It seems Prince Harry isn’t shy about talking about his princely package.
The 38-year-old royal refers to his manhood more than 15 times in his new best-selling memoir, Spare.
He uses the word “penis” eight times in the book in question, but also uses many euphemisms, Fox News reported Saturday.
He mentions his “penis” eight times, his “kid” six times, and refers to “c–k,” “ck custom pillow,” and “down there” once each.
“Spare” also includes a detailed description of Prince Harry’s battle with “penile frostbite” — a subject he described during his appearance on Tuesday on “The Late Show with Stephen Colbert.”
He said the problem arose after participating in a charity trip to the Arctic with four ex-servicemen who were seriously injured in the war in Afghanistan.
The 200-mile walk in March 2011 raised £2 million ($2.38 million) for the charity group Walking with the Wounded.
“These amazing veterans walked to the North Pole, they had all the training, I had none,” he told Colbert. “I thought, how bad can this be? It’s only the North Pole, it’s only minus 35 degrees.”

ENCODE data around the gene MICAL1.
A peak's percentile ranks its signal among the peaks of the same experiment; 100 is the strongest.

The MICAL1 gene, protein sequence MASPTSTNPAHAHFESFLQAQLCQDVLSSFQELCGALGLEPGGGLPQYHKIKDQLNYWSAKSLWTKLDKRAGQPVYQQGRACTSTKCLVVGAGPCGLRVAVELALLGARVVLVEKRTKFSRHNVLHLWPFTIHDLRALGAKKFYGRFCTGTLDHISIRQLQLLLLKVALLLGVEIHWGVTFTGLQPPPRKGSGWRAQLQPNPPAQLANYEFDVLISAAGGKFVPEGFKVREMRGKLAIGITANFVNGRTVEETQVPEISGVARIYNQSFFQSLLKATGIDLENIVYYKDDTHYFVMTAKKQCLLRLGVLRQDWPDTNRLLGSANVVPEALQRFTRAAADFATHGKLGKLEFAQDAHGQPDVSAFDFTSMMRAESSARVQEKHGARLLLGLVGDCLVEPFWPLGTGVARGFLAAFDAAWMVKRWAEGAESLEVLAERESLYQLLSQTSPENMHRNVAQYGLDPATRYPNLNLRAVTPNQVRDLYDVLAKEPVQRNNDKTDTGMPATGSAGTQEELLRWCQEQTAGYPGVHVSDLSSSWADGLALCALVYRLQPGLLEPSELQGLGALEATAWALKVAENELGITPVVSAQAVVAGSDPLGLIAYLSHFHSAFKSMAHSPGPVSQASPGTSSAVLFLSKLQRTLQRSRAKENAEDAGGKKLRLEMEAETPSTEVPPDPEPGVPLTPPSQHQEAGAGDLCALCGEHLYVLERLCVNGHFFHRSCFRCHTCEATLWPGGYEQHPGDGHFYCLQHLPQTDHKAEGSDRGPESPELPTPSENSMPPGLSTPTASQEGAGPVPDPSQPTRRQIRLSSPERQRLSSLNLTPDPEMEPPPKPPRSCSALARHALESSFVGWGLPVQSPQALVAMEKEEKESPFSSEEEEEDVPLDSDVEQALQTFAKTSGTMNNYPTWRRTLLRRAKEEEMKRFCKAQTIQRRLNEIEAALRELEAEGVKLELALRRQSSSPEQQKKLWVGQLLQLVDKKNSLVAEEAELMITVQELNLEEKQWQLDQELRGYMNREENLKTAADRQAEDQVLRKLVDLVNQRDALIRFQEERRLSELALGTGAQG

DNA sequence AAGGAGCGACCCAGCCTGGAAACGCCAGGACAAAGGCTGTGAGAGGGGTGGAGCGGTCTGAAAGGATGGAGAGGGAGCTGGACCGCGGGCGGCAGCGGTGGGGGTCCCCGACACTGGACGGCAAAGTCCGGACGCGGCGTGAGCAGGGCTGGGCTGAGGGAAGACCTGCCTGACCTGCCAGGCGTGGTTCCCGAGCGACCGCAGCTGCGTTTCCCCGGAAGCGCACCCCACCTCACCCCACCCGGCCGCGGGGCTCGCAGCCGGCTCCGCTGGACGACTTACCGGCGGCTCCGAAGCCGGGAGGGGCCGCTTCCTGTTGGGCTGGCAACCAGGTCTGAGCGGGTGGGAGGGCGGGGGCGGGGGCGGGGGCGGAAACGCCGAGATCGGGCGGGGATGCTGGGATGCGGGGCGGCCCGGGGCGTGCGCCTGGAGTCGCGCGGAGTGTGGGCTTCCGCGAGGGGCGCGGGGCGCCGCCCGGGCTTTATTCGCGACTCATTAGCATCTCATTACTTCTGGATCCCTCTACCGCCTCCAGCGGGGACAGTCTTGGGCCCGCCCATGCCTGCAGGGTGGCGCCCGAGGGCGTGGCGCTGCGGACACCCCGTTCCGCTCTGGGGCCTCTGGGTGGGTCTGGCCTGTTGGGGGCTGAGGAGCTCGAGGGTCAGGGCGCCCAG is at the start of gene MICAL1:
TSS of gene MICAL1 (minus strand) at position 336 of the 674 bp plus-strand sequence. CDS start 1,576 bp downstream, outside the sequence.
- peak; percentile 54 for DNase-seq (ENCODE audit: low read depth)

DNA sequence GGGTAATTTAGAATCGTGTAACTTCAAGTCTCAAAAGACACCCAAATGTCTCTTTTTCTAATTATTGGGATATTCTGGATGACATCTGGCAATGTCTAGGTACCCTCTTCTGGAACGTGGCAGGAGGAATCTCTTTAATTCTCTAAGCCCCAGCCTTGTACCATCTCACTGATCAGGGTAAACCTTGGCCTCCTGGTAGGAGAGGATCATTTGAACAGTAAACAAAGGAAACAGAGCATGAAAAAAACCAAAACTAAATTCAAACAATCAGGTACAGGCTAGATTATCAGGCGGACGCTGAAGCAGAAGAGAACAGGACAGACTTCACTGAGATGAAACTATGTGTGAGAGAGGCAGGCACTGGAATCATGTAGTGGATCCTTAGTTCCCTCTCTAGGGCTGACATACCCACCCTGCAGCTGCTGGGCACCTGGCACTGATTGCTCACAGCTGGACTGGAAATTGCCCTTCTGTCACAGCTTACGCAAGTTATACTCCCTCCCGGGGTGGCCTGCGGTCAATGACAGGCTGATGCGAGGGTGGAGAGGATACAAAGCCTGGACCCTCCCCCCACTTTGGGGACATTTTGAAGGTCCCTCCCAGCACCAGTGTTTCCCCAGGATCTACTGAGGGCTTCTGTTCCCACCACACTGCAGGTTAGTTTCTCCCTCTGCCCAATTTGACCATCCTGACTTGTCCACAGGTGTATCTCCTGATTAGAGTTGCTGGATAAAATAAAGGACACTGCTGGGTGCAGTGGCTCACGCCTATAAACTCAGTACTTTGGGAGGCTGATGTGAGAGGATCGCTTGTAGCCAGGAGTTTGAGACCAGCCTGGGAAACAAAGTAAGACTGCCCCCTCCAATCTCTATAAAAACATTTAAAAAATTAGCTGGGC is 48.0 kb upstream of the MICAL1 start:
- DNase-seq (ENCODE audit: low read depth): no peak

Turns out it was bad enough that the exiled royal’s penis was “which oscillates between extremely sensitive and marginally traumatized“, he wrote after the excursion.
Inside the bombs of Harry’s memoirs
So far, Buckingham Palace has yet to officially comment on “Spare,” which is filled with surprising — and sometimes intimate — revelations about his family, including his father, King Charles III, his brother, of heir apparent Prince William and Queen Consort Camilla, whom he accuses of having her PR “swing” him “right under the bus”.
Readers have spotted several faults with “Spare,” but Prince Harry ghostwriter JR Moehringer is pushing back, saying easily proven mistakes in the tattletale tome Just prove that “the line between memory and fact is blurred.”
The New Yorker – who reportedly met Harry through Hollywood star George Clooney – fended off the backlash by posting a series of excerpts from “The Art of Memoir” by Mary Karr.
“The line between memory and fact is blurred, interpretation and fact,” reads one quote. “There are unintentional mistakes of this kind out the wazoo.”